5 Jan 91
On-Grade Tank Bottoms.
Four on-grade fuel oil storage tanks are to be constructed with the
configuration shown on figure 2-6. This design may be prohibited
if secondary containment uses a nonconductive membrane beneath the
The membrane would not allow the cathodic protection
current to flow from the remotely located deep anode through the
nonconductive membrane to the tank bottoms.
If this situation
exists, a distributed anode design with the anodes located between
the membrane and the tank bottoms would have to be used.
piping will be above grade. To minimize the extent of underground
cable, it was decided to use a deep anode groundbed, located just
outside the spill containment dikes. (Note: Some county, state,
or federal agencies such as the EPA may have regulations that
affect the use of deep anode beds because they can provide a
conduit for the mixing of water between aquifer levels. In such
cases, regulations have sometimes required cementing of the annulus
between the deep anode bed casing and the augered hole to prevent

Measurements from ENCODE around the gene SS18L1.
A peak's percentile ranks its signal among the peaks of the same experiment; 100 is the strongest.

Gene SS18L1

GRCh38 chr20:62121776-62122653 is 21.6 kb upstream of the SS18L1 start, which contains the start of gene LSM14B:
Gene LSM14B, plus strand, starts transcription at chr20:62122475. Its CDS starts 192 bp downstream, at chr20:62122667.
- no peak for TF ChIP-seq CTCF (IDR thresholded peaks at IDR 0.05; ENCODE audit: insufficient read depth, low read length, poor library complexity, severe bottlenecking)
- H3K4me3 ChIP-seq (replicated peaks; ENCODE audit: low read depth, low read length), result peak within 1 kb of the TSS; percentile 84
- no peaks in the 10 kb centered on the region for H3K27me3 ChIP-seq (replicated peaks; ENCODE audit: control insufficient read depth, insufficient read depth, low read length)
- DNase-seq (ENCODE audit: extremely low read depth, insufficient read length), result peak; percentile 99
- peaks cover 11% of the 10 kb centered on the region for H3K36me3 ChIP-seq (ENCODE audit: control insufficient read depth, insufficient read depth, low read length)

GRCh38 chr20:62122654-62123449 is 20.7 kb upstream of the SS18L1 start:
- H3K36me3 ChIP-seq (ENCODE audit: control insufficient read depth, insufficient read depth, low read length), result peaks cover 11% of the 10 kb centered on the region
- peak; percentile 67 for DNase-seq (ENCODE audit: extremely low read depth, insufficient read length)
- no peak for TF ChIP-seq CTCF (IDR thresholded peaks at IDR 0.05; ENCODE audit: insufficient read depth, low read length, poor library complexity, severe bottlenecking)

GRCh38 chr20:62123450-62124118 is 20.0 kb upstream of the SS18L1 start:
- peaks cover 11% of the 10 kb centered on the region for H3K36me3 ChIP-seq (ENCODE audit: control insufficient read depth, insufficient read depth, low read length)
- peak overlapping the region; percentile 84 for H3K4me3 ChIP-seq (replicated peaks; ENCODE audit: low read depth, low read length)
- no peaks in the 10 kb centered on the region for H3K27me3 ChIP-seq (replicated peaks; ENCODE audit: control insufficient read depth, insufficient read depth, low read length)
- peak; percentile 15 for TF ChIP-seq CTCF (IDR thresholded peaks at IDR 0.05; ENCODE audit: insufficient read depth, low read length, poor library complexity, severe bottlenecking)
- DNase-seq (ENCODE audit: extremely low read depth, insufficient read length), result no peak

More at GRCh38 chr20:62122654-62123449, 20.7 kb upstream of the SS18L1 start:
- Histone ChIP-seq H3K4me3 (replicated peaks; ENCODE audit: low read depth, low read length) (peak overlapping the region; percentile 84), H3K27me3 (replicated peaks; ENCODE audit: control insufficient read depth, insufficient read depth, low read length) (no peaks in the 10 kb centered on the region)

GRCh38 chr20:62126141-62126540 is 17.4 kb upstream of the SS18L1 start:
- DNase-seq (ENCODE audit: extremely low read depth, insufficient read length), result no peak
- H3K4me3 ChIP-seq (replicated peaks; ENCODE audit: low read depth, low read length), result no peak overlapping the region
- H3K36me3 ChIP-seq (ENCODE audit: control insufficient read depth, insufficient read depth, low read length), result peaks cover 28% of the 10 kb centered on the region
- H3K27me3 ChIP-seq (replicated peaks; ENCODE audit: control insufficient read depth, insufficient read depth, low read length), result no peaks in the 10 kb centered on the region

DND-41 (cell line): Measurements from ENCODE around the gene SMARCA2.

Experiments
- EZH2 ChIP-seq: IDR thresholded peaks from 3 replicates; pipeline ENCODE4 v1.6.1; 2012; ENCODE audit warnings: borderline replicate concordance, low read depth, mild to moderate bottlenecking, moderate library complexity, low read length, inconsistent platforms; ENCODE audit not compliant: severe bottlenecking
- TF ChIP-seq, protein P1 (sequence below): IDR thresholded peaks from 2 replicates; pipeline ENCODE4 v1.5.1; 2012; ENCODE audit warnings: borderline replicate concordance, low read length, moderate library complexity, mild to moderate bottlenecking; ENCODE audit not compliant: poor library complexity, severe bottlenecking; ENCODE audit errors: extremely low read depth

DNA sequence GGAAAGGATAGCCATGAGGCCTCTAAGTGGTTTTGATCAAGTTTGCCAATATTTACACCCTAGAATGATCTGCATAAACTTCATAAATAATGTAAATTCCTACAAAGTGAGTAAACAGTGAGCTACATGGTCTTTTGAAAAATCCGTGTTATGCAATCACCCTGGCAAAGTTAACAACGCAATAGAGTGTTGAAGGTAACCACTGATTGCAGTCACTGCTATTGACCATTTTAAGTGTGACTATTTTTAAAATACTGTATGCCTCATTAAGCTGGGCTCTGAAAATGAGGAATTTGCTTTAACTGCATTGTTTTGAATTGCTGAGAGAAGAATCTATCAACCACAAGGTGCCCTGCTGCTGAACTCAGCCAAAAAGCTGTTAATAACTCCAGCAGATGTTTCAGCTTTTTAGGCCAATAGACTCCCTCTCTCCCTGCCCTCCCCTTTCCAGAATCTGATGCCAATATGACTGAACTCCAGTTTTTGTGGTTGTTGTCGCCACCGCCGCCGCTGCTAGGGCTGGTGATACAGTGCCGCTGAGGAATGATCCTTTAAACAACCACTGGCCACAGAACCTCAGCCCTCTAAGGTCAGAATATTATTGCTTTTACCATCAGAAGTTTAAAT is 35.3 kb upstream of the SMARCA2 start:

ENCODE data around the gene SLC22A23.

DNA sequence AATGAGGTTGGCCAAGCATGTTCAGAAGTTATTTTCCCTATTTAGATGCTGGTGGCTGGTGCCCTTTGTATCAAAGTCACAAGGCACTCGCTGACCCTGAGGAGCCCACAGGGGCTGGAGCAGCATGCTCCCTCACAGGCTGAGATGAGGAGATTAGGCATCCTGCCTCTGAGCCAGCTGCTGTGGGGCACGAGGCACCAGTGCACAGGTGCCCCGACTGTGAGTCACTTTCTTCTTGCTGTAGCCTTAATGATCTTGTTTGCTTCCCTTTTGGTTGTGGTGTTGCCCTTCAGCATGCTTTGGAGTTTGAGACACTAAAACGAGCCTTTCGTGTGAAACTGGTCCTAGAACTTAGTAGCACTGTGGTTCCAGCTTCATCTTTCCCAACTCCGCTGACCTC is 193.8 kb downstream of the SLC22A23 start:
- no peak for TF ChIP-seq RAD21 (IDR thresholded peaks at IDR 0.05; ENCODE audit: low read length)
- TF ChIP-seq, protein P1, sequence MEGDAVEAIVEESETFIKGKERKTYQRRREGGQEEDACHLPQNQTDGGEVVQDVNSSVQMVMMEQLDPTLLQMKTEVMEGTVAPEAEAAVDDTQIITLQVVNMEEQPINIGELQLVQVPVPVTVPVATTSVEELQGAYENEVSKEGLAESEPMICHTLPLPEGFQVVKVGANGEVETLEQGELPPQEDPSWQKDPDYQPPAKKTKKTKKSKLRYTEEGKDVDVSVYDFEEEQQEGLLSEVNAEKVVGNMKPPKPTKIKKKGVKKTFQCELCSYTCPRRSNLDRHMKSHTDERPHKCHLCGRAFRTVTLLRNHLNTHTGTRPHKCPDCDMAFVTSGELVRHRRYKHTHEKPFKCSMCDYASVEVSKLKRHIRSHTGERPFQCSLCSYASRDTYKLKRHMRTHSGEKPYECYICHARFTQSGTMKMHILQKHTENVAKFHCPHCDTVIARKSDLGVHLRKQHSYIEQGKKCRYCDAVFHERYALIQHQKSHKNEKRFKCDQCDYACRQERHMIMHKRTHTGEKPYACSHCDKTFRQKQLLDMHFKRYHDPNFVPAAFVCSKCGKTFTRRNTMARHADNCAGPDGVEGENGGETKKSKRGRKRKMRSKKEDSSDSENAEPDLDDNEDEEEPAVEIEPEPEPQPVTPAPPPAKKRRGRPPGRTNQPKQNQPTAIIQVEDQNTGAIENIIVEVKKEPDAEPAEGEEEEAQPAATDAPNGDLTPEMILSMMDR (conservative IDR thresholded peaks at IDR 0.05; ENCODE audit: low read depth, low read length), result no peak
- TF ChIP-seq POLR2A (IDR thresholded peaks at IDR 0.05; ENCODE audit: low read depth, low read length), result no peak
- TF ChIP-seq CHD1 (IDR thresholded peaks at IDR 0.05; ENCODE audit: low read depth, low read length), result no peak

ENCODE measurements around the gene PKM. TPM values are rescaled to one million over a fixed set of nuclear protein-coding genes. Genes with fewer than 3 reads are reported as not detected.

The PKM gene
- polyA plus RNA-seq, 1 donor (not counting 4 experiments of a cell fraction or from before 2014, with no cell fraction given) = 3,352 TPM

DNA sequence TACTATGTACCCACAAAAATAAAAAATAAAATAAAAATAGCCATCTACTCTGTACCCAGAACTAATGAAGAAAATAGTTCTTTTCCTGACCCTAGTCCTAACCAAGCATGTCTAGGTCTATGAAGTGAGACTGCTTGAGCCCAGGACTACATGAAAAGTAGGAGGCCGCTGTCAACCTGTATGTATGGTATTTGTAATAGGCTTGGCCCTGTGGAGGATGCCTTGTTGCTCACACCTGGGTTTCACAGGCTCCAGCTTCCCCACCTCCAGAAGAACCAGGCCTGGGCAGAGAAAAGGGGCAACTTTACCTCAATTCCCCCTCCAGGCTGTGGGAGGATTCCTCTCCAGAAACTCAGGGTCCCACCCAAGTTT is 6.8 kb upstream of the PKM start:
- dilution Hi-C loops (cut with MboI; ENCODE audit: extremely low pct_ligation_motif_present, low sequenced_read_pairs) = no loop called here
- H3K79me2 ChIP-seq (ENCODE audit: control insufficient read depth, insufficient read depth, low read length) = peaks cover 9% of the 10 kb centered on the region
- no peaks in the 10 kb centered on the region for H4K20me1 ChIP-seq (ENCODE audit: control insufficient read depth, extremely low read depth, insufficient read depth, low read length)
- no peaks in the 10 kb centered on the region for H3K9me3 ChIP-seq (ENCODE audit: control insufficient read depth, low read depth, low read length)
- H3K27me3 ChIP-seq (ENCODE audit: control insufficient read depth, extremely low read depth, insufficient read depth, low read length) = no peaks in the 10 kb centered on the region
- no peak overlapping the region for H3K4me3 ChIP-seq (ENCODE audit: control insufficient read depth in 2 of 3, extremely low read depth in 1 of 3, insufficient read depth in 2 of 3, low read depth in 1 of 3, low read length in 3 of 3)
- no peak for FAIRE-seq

this water migration. The system designer should check with the
applicable agencies before committing to a deep anode design.
Figures 2-7, 2-7A, 2-8, and 2-8A illustrate a typical deep anode
groundbed using ceramic rod anodes. The tank bottoms will be bare.
All piping will be above ground. The tanks will be dielectrically
insulated from the structures. Field tests were made at the site
and the subsurface geology was determined to be suitable for a deep
anode groundbed (reference 25).
a. Design data.
Tanks are 75 ft in diameter.
Design cathodic protection anodes for a 15-year life.
Design current density is 2 A per sq ft of tank bottom.
Since the tanks are electrically isolated from each
other, intertank bonds will be required.
The cathodic protection system
should not exceed 0.75 ohm.
Electric power is available at a switch rack in an
unclassified (nonexplosion proof) area 125 ft from the
desired groundbed location, 230 V AC, single phase.